Weddings are probably the most photographed event in a person's life. Of all the decisions that go into planning a wedding, none is more anticipated than choosing the photographer. There is great anticipation and high expectations for the photographer to be able to document the event in a beautiful way. With such high expectations, there are many great moments that will be missed, no matter how talented the professional is or how many assistants they bring. If you have some basic skills and are willing to help out with your photography, you can make a difference for the bride and groom and help capture some of the pictures that are missed by the professionals. Here are a few tips and ideas to help you be an effective second shooter:
- Stay out of the paid photographer's way: Please be courteous to the professional and their job. This means a few things. First, stay out of his or her way. You wouldn't want someone stumbling through your cubicle disrupting your work, so give them plenty of room. This means staying away from their physical space as well as staying out of their shots. Photographers toting giant cameras in the background don't add to any picture! Remember that you will best serve the bride and groom by grabbing shots that the main photographer is too busy to get. If you hang around where the pro is shooting, you will do nothing more than duplicate his images, and probably not do as good of a job as they are.
Look for details: Often times, the Bride and family have gone through great pains in choosing and decorating the sanctuary and reception hall for their big event. The whirlwind of ceremony and friends makes it impossible to notice or enjoy the beauty of the environment. After it is all over, it is a great gift to them if they can have some images to showcase their hard work. Tight shots of the cake, punch, candles, or any of the decorations can work. It is important to get very tight and turn the items into abstract forms. Take a few seconds to concentrate on filling the frame and creating a pleasing shape in your viewfinder. After you take the picture, review your handiwork to make sure it is exposed well and there are no distracting elements creeping into the edge of the frame. If you see something wrong, adjust and retake the picture.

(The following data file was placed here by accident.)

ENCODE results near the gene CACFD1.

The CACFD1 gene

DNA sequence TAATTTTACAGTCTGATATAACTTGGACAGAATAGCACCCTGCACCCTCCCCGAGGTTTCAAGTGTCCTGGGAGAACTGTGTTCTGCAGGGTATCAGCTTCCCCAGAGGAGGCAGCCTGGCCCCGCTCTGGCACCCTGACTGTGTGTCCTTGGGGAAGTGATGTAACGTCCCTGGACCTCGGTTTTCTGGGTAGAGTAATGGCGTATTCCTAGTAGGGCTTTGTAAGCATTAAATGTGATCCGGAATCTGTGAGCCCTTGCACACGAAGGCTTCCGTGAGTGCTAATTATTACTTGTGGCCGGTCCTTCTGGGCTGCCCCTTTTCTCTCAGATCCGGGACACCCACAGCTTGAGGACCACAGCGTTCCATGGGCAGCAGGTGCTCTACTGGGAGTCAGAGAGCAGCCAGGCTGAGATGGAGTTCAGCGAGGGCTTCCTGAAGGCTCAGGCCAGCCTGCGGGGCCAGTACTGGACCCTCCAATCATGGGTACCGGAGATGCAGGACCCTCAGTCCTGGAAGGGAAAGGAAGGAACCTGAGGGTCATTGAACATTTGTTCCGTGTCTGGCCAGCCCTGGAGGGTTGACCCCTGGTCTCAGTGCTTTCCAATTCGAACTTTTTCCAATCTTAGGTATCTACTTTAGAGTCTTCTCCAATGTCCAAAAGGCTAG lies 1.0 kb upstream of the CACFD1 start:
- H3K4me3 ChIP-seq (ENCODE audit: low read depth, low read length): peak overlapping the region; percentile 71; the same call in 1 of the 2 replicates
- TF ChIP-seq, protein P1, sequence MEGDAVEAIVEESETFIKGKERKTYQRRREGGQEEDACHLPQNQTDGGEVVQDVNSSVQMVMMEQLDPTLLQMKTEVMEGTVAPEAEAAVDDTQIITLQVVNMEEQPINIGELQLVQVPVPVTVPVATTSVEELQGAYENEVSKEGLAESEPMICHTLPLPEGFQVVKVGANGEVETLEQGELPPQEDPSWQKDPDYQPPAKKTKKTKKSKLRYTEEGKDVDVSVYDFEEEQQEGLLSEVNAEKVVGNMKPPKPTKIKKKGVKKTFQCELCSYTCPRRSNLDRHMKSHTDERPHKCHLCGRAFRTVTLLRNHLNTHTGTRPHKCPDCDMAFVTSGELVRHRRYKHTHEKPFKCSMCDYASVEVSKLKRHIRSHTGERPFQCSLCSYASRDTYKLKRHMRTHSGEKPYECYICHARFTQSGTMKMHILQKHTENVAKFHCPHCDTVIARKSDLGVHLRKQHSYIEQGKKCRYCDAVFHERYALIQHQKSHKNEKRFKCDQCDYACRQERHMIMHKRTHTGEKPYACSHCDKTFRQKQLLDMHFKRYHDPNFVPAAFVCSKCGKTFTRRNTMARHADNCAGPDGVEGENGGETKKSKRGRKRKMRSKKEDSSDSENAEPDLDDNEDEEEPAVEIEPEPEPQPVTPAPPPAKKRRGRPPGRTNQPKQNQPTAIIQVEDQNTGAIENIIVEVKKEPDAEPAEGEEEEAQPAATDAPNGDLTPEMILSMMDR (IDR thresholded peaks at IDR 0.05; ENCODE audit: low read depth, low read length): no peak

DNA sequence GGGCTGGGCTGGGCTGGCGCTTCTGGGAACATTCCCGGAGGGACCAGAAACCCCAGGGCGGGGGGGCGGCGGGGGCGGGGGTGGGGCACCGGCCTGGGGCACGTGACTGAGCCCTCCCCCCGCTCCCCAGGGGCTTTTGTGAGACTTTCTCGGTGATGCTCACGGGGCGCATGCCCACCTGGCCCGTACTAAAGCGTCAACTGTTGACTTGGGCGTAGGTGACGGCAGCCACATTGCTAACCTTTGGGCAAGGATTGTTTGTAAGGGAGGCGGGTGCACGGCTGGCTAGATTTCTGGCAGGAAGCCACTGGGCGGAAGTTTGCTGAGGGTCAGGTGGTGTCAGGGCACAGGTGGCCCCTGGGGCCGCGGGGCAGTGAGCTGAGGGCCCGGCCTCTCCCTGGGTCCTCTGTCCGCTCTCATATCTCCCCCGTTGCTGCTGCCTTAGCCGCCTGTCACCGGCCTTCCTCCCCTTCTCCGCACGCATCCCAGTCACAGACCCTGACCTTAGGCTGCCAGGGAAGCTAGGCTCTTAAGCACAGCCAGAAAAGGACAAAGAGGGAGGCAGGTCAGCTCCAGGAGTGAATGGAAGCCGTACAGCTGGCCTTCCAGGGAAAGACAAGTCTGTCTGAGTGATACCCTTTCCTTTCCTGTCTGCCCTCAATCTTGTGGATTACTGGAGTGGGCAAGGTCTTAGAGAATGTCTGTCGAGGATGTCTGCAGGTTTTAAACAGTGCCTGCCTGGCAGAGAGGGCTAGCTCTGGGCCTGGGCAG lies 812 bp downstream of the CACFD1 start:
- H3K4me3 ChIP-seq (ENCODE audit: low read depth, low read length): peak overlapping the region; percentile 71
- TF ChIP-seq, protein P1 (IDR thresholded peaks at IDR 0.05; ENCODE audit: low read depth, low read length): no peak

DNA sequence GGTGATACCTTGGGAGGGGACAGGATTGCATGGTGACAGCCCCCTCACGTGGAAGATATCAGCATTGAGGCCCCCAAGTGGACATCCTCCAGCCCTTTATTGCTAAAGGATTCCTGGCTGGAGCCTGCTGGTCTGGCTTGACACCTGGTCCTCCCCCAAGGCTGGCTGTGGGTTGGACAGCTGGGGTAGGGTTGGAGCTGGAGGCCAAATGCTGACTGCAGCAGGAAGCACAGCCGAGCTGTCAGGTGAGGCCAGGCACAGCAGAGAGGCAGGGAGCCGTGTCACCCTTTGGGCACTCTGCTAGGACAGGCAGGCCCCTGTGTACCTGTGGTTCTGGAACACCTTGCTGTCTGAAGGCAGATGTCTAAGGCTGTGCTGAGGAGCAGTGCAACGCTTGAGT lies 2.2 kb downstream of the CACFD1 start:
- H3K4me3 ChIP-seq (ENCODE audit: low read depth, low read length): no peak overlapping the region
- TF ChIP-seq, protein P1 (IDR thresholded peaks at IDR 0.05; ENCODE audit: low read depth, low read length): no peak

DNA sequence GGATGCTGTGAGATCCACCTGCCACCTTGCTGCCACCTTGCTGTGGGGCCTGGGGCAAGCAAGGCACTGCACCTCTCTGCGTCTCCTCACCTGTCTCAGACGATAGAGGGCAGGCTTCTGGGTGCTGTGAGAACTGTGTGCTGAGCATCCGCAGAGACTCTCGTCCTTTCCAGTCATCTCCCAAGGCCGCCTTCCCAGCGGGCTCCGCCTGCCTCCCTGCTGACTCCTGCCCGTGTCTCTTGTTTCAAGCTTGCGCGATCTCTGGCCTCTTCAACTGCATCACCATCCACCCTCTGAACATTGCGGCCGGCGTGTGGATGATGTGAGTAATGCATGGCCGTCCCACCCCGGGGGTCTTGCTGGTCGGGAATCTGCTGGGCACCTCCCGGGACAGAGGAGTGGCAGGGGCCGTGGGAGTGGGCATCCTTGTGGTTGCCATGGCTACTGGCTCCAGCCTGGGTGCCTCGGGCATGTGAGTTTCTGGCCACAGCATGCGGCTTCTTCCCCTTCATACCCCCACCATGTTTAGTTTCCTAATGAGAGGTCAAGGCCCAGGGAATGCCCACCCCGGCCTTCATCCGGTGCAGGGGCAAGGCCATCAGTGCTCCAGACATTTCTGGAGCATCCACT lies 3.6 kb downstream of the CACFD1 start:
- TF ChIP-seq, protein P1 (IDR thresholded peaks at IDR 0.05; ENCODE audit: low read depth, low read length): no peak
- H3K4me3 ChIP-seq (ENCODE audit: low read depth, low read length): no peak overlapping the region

- At the reception, shoot away from the Bride: There is always such a flurry of activity around the bride, there are probably plenty of pictures being made of her. Walk around the room and see if you can get pictures of family and friends enjoying the party. The pro usually can't risk getting far from the bride in fear of missing a shot, so there are many interactions being missed throughout the room.Don't be too intrusive - it usually works to try to position yourself close to a group where you have an open sight line to faces. Then, it is just a matter of waiting for the right expression and snapping a shot. When you get a keeper or two of a group, move on and try to find other subjects. The family of the bride and groom will greatly appreciate being able to remember who all was at the wedding as everything is such a blur when it is happening.
Hang around the Grandparents: Pictures of the bride and groom greeting family, specifically grandparents, will be treasured by all. Pro photographers often miss these moments. Pick out the grandparents at the reception and keep your eye on them. When the bride and groom make their rounds, if the pro is not taking advantage of these moments, move in to take the picture.
- Don't forget about the groom. If you are in position, when the bride enters, try to get a few pictures of the groom's expression when she comes in. Again, it is a picture the photographers will miss and the family will love. At the reception, watch for interactions between the groom and his parents or new in-laws.
Get a mailing address of the bride or a close family member at the event. After it is over, whittle down your pictures to the best ones and burn them onto a CD for her.
Remember that the theme to all of these tips is to try to take pictures that are not being captured by the professional. Getting even a handful of keepers can be a tremendous gift to the new family.
~ Nate Griffin